Horatia Muir Watt (Sciences Po Law School) has published Private International Law Beyond the Schism in the last issue of Transnational Legal Theory. The abstract reads:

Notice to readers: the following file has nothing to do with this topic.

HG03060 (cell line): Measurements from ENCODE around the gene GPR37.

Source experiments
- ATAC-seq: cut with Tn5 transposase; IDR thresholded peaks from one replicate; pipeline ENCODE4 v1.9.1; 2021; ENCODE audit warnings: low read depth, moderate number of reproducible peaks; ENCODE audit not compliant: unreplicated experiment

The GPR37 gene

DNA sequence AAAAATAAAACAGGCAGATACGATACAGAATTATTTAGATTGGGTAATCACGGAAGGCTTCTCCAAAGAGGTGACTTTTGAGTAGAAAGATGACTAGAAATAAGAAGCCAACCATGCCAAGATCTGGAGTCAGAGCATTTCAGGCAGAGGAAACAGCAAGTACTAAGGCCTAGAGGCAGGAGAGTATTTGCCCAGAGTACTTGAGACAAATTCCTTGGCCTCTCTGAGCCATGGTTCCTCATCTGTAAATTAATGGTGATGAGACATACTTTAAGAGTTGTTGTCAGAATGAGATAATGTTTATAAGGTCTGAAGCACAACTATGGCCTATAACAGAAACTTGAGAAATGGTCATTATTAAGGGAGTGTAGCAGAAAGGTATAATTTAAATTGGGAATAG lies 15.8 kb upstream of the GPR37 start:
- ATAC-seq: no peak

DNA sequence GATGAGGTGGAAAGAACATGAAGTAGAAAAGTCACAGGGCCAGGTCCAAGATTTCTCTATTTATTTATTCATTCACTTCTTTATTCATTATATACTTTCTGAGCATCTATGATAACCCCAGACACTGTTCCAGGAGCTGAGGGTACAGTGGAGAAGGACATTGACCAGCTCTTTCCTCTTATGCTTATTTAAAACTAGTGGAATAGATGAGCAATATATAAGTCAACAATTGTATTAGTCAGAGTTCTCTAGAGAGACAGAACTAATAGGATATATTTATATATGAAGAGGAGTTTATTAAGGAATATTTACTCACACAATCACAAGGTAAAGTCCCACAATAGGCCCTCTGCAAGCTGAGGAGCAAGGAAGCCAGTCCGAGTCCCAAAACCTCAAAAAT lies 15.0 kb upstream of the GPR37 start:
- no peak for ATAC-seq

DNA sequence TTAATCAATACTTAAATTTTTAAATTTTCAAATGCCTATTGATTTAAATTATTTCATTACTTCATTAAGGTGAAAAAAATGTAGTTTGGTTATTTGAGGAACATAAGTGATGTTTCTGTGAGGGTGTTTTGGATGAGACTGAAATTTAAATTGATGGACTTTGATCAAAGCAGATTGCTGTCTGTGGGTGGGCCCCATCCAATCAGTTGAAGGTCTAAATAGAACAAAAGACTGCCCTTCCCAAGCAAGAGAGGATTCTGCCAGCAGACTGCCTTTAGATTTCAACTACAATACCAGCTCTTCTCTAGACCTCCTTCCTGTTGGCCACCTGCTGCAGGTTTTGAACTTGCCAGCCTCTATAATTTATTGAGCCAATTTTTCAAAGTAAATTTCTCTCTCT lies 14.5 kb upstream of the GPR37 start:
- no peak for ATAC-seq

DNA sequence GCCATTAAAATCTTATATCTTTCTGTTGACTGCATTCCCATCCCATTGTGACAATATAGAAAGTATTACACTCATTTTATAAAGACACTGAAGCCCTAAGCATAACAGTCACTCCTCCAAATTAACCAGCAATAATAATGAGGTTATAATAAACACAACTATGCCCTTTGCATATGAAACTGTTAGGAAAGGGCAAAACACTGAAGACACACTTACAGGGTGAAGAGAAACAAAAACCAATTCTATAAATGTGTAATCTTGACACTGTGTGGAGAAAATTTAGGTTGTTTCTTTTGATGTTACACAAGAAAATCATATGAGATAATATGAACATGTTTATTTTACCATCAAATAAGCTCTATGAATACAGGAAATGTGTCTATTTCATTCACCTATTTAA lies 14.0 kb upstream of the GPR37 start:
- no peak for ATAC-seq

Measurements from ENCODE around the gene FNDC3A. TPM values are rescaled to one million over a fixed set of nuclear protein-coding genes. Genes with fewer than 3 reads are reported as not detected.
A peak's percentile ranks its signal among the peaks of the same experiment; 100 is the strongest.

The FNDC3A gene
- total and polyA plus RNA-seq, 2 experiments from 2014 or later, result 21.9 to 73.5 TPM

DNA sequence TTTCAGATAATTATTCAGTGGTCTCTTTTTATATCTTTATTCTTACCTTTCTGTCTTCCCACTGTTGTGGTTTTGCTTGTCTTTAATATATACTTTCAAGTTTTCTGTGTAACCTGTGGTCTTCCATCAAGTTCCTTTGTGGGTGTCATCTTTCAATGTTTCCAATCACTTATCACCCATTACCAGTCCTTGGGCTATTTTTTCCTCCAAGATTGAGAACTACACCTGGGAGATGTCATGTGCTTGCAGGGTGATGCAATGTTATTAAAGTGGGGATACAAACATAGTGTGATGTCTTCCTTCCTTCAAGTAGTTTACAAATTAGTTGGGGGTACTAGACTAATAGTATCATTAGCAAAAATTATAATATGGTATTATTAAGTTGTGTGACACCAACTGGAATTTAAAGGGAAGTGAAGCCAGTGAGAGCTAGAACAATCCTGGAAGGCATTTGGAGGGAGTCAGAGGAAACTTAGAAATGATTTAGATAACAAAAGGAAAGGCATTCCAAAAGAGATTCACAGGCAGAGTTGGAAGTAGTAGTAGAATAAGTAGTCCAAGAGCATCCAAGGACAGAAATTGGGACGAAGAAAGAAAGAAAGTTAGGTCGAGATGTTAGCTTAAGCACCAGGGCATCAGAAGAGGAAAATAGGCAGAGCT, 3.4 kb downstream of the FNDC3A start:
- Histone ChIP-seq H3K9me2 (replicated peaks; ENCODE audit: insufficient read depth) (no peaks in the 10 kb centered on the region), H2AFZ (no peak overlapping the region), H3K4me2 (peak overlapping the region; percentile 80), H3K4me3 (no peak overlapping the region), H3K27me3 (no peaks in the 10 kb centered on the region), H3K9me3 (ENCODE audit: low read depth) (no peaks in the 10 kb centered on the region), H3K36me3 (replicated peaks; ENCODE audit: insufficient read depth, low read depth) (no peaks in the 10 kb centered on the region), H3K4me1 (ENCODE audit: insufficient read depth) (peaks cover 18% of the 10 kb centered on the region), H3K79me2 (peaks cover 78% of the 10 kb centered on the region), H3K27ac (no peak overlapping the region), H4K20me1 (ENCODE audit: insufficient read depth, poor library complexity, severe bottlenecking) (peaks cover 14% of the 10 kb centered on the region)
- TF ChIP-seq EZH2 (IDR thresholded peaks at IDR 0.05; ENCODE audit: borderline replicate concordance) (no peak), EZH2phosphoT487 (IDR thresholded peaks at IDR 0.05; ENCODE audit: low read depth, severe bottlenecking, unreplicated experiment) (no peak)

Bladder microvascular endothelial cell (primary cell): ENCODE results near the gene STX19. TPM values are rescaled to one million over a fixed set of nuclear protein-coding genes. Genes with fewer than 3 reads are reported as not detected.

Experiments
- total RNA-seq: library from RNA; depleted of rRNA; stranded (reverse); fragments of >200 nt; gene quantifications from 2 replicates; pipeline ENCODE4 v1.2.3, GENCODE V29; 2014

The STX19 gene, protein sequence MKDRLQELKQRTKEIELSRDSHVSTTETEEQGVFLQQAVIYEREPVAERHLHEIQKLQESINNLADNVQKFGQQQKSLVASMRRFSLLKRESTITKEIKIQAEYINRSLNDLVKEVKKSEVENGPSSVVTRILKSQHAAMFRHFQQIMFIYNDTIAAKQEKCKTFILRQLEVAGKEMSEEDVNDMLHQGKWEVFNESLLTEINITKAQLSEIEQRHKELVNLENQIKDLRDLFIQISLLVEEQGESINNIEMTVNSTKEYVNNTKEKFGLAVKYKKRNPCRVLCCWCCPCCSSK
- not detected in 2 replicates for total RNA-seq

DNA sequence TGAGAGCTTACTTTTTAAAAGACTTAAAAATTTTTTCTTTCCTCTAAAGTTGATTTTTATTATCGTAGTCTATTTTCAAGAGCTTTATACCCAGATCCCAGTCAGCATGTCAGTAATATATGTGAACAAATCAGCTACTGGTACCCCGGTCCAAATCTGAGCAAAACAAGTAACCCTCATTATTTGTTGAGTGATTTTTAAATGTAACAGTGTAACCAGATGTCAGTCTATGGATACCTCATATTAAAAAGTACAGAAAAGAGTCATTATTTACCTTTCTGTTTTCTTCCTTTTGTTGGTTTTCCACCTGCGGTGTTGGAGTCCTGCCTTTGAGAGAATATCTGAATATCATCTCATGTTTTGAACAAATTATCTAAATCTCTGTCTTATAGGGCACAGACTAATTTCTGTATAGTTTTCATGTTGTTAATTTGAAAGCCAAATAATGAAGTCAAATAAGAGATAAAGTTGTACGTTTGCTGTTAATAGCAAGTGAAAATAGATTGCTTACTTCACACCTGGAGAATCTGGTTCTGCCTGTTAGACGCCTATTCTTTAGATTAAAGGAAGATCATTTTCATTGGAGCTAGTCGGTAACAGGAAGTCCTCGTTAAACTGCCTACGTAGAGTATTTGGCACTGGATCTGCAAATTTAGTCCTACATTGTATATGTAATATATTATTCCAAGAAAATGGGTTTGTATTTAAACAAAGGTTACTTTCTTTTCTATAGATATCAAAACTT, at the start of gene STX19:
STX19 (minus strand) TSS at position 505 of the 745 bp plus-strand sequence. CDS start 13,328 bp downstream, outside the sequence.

The aim of this project is to explore the ways in which, in the absence of traditional forms of government in a global setting, the law can discipline the transnational exercise of private power by a variety of market actors (from rating agencies, technical standard-setters and multi-national agribusinesses to vulture funds). Traditionally, the cross-border economic activities of non-state actors fall within the remit of an area of the law known as ‘private international law’. However, despite the contemporary juridification of international politics, private international law has contributed very little to the global governance debate, remaining remarkably silent before the increasingly unequal distribution of wealth and authority in the world. By abandoning such matters to its public international counterpart, it leaves largely untended the private causes of crisis and injustice affecting such areas as financial markets, environmental protection, pollution, the status of sovereign debt, the bartering (or confiscation) of natural resources and land, the use (and misuse) of development aid, (unequal) access to food, the status of migrant populations, and many more. On the other hand, public international law itself, on the tide of managerialism and fragmentation, is now increasingly confronted with conflicts articulated as collisions of jurisdiction and applicable law, among which private or hybrid authorities and regimes now occupy a significant place. According to the genealogy of private international law depicted here, the discipline has developed, under the aegis of the liberal divides between law and politics and between the public and the private spheres, a form of epistemological tunnel-vision, actively providing immunity and impunity to abusers of private sovereignty. It is now more than time to de-closet private international law and excavate the means with which, in its own right, it may impact upon the balance of informal power in the global economy. This means both quarrying the new potential of human rights in the transnational sphere, and rediscovering the specific savoir-faire acquired over many centuries in the recognition of alterity and the responsible management of pluralism. In short, adopting a planetary perspective means reaching beyond the schism between the public and private spheres and connecting up with the politics of international law.